I've gotten behind on my music buying, but have taken steps lately to remedy that. Looking through the various artists that are staple bands for me, there aren't that many releases I seem to have missed over the last several months... most have albums that just came out or are still future. Still my want list for music is still quite a bit bigger than it has been for a while. With the death of ALL specialist music stores in my area, I'm pretty much limited to itunes, but that service has gotten a lot better for the wacky music I consume.
Two of the albums I purchased recently are rather genre-bending so that makes them, to me, interesting enough to note briefly.
The first one is Architect of Lies by Mercenary. This is a metal band from Denmark that have have a lot of talent and are all over the map musically. They seem to mostly get labeled melodic death metal, the genre that includes In Flames, Soilwork, and Dark Tranquillity. If one were to go off this most recent record that would probably be sort of accurate. Architect of Lies mines the attributes of melo-death more than any other style and it is more prevalent here than on Mercenary's previous two albums, The Hours That Remain and 11 Dreams. Maybe that's why this album seemed to be less well received, from what reviews I've read, than the previous outings.
I like the melodeath style. For some fans it is a bit tired... very mid 90s. That was when everyone and their little cousin Edith was forming a melodic death band or changing their sound to fit the subgenre. Y'know, back before metalcore did the same thing at the turn of century. Apart from the aforementioned core melodic death bands I didn't really just buy and buy and buy it til I could puke.
Mercenary have a huge sound, epic really. Melodic death bands tend to alternate between harsh and clean vocals, but this band is kind of in a whole different league. Their clean vocals can match almost any other rock band and at times absolutely dominate the songs. The guy can get way up there. They also feature frequent intensity and tempo changes (though no odd time signatures) to the point I'd probably lump them in with progressive bands actually. This most recent album is not as varied... it is more of a one-trick melodic death pony, but I don't think that's bad. Sometimes bands, even crazy eclectic ones, need to focus. Sometimes they benefit and the fans like 'em and sometimes they don't. Architect is NOT a lot like other melodic death albums. It is still pretty progressive in places, and the vocals rock out with their cock out like one would expect if you have any experience with them. Shout out to their drummer too. Their drums seemed to be miked up a little to much at times, but the guy is a rhythm god.
So I liked Architect of Lies. No, it isn't 'just super' like The Hours That Remain, but I think anyone hating on this album was just put off that they weren't all over the map quite as much as usual. If you want heavy music, like heavier than anything on the radio, but you want variety in the music and vocal styles EARLY Mercenary is a surer ticket, but even the latest is money well spent. I'd actually like to see these guys live. Soilwork shows are incredibly energetic... almost dare I say 'danceable' for a metal concert. I wouldn't go so far as to say Mercenary would have the same effect, but I'd bet you'd come out of one feeling pretty jazzed.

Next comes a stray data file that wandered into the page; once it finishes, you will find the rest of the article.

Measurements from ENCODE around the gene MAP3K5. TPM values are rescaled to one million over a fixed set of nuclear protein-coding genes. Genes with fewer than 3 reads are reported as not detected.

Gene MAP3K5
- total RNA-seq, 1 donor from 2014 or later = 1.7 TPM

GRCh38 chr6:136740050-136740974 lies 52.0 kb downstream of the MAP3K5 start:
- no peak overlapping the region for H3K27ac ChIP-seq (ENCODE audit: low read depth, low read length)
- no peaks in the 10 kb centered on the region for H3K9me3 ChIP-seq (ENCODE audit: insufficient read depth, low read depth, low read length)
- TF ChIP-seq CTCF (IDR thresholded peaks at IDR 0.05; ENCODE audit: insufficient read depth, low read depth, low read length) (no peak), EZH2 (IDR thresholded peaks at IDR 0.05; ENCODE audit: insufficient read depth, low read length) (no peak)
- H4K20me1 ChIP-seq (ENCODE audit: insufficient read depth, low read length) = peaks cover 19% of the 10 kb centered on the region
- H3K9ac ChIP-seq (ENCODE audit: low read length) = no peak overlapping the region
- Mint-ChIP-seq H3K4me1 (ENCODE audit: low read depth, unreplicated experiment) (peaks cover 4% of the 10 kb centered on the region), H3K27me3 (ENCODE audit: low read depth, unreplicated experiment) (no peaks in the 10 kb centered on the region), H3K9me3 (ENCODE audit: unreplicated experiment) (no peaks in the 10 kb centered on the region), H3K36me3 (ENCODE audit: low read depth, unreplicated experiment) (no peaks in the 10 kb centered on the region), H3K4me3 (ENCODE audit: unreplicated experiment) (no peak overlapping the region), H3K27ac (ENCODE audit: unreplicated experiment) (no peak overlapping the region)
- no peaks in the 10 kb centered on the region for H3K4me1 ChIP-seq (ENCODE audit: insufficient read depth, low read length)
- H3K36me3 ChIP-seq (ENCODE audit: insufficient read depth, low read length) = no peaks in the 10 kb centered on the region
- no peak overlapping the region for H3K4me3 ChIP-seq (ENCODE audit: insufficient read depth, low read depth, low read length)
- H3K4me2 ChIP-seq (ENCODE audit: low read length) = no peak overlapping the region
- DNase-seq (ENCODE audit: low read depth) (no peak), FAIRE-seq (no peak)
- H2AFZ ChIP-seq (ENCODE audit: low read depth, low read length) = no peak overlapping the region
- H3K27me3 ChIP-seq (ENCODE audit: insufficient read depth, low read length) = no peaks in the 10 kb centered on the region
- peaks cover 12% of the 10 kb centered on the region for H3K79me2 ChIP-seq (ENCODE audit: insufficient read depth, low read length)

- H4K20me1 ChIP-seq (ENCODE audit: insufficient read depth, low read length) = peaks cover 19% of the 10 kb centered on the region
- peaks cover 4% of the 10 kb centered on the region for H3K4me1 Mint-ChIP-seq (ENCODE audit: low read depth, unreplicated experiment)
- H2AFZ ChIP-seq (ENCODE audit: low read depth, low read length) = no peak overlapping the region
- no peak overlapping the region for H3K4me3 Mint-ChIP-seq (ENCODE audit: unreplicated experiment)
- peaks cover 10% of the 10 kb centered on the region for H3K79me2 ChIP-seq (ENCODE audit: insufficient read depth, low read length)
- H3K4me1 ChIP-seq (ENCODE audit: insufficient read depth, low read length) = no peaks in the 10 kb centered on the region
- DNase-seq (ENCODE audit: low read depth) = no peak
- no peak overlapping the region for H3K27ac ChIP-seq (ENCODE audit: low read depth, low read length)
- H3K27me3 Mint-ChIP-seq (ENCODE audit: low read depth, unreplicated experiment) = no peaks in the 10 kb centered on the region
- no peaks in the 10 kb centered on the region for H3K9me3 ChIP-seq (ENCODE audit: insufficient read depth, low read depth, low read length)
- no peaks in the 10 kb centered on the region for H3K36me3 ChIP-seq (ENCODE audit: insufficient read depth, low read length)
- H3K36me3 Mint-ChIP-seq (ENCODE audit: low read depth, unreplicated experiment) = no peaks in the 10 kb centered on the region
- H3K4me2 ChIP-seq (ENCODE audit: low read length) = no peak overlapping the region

Second up is a total left turn with Rotersand's Random Is Resistance. Described as electro, EBM or Futurepop by reviewers and fans, if you listen to VNV Nation or Covenant you are somewhere in the ballpark. Dark, usually danceable electronic music that's frequently in the rotation lists at goth/industrial clubs.
But here's where Germany's Rotersand is different: they like Pink Floyd. A lot.
I mean Ronan Harris of VNV Nation might like Pink Floyd, but you don't really know it from his music. Rotersand is like Ronan and David Gilmour having a love child. I know that's gross, but the listener benefits.
Not all the songs are Floydian. Rotersand's strength is in the variety. They have expansive quiet Floydian numbers, they have more typical EBM dancefloor anthems, and they have songs that would almost be straight up radio pop if it weren't for the squalling electronic underpinnings. I really like these guys because even when they do a 'typical' electro song they pull from a much bigger library for their instrumentation and melodies. Acoustic guitar in an industrial club? Rotersand'll do it. And make it work really well more often than not.
It's a little like Juno Reactor's mixing in all kind of world music, chants and percussion and still being 'cool'. Apart from being pretty sure you are going to hear something like Pink Floyd on the record, anything could be in the mix in the next song thought the band doesn't stray so far out of the EBM/Futurepop box that they are unrecognisable. They could've just done whatever crazy shit they wanted and just thrown in one or two 'clubby' songs to make sure the EBM fans keep buying them, but they aren't that nutty.
They just do the Futurepop thing really well because they aren't afraid to pull stuff from outside and make it work. Any album of theirs is highly recommended, though the first one, Truth Is Fanatic, has less variety as they were still working out their strengths.
Warning: on Random Is Resistance the song War On Error crushes all!